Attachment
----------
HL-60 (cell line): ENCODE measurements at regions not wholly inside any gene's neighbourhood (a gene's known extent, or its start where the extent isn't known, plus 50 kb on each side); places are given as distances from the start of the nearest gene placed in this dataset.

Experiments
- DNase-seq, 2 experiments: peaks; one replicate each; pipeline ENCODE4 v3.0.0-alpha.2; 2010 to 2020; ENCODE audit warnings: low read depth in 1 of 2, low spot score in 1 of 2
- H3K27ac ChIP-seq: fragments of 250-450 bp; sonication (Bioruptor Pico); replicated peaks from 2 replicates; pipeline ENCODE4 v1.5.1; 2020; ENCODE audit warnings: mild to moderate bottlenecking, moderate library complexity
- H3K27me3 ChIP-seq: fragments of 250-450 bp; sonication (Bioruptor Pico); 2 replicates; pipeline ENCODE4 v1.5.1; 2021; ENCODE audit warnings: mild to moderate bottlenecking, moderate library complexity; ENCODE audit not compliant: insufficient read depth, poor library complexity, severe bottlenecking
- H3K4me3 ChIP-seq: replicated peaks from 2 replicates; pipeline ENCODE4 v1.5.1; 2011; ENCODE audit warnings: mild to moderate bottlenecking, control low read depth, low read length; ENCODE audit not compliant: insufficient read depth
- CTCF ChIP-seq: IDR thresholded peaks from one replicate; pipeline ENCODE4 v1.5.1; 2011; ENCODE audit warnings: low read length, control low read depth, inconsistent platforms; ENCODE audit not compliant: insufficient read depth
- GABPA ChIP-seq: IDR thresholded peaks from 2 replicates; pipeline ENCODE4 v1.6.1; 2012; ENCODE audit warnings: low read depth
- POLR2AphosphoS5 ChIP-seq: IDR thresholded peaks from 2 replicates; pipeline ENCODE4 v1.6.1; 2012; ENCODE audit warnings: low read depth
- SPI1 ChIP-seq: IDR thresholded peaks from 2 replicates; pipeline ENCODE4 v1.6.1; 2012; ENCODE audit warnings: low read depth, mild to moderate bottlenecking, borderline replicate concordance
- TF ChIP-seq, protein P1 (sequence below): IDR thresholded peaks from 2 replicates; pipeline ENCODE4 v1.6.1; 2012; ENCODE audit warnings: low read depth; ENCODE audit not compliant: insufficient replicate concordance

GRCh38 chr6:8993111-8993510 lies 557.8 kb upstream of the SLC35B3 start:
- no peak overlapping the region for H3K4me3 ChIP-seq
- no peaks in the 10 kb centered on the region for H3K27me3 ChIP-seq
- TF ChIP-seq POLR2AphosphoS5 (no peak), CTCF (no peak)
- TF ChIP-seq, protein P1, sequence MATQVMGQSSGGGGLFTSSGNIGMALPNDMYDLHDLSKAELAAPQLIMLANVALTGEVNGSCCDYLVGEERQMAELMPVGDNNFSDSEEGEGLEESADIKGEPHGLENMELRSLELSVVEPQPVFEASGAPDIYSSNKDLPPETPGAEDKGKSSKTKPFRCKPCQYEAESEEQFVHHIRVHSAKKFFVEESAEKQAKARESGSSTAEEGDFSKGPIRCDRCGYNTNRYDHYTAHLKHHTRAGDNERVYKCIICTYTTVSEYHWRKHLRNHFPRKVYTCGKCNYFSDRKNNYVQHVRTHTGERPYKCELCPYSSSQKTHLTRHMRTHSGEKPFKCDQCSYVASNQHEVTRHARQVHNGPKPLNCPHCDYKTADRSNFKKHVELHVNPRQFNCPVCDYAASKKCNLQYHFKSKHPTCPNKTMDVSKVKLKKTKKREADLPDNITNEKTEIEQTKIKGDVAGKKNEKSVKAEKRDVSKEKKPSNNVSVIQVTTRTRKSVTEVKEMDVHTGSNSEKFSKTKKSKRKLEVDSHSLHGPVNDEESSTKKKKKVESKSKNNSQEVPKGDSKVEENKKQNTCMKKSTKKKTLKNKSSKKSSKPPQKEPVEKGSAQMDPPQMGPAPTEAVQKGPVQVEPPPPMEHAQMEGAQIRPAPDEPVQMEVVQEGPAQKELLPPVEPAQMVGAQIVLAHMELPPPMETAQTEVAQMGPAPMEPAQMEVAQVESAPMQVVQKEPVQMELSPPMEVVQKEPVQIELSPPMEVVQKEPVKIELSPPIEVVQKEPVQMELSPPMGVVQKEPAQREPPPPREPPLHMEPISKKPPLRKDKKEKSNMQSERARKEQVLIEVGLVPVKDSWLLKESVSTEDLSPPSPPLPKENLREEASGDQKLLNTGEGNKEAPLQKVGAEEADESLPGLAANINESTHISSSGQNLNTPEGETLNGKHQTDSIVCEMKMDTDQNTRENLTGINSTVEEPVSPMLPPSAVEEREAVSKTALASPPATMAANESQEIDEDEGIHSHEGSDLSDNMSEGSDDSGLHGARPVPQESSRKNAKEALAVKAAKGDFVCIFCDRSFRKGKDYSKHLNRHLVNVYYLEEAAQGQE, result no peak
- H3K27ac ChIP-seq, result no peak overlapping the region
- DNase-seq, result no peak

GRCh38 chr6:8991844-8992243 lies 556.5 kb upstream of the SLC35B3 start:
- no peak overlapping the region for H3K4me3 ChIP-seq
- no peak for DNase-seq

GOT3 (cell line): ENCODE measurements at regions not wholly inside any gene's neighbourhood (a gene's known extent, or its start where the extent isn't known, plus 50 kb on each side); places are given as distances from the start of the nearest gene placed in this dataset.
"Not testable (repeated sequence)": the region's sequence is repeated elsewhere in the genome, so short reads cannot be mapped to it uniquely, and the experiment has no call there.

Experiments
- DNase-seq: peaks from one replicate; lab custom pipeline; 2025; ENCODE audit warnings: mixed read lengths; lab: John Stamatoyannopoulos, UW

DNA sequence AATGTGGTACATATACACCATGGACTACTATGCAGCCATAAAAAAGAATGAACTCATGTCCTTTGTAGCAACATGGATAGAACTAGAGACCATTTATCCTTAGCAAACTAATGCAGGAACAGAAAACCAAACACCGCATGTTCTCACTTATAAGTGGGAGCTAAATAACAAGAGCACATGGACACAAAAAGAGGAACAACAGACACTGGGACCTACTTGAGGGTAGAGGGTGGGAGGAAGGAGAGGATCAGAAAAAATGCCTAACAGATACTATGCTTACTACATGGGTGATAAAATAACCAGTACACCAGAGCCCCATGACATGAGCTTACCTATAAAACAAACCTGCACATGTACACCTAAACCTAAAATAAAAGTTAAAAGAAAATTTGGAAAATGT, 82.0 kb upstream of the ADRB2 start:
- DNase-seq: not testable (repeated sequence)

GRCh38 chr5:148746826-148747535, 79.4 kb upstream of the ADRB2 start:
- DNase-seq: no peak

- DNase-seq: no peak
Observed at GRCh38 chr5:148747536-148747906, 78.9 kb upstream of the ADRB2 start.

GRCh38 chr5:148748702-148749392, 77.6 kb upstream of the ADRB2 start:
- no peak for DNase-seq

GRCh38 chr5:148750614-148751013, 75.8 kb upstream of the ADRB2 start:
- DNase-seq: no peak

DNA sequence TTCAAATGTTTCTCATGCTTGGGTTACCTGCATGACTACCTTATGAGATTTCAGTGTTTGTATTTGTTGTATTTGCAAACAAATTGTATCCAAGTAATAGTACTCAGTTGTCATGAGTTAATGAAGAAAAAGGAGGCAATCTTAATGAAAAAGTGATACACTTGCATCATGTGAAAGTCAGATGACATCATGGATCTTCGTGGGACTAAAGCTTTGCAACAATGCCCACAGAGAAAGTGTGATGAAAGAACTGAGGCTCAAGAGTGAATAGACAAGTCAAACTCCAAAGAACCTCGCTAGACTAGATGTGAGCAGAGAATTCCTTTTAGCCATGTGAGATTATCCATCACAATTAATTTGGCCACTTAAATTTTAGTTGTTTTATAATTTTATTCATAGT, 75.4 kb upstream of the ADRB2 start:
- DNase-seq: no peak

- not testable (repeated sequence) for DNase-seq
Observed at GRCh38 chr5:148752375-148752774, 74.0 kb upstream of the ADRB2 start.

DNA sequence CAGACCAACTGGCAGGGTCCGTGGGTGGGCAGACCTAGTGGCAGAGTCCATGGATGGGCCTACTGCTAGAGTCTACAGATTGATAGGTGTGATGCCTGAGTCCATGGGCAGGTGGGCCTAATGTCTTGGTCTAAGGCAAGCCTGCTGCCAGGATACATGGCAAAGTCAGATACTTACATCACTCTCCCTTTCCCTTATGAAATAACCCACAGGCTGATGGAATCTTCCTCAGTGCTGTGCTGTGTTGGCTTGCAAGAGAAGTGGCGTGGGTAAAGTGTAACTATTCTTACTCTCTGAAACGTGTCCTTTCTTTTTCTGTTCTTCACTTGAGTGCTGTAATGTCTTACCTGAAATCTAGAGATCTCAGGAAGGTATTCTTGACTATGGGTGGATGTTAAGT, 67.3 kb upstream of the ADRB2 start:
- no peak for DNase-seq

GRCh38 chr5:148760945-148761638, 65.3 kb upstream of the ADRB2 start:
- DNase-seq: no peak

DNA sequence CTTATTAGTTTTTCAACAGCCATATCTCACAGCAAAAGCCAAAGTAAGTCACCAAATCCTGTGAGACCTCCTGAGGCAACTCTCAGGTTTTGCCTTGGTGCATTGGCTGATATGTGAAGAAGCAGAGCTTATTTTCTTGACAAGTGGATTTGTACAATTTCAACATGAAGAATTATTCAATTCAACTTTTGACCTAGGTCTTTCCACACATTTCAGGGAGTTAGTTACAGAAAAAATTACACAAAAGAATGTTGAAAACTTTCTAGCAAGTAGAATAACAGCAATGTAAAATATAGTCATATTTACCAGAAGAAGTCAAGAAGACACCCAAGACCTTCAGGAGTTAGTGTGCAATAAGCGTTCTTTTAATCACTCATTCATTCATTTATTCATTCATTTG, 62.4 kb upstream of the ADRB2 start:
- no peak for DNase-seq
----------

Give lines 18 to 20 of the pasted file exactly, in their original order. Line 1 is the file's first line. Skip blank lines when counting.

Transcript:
- DNase-seq, result no peak

GRCh38 chr6:8991844-8992243 lies 556.5 kb upstream of the SLC35B3 start:
- no peak overlapping the region for H3K4me3 ChIP-seq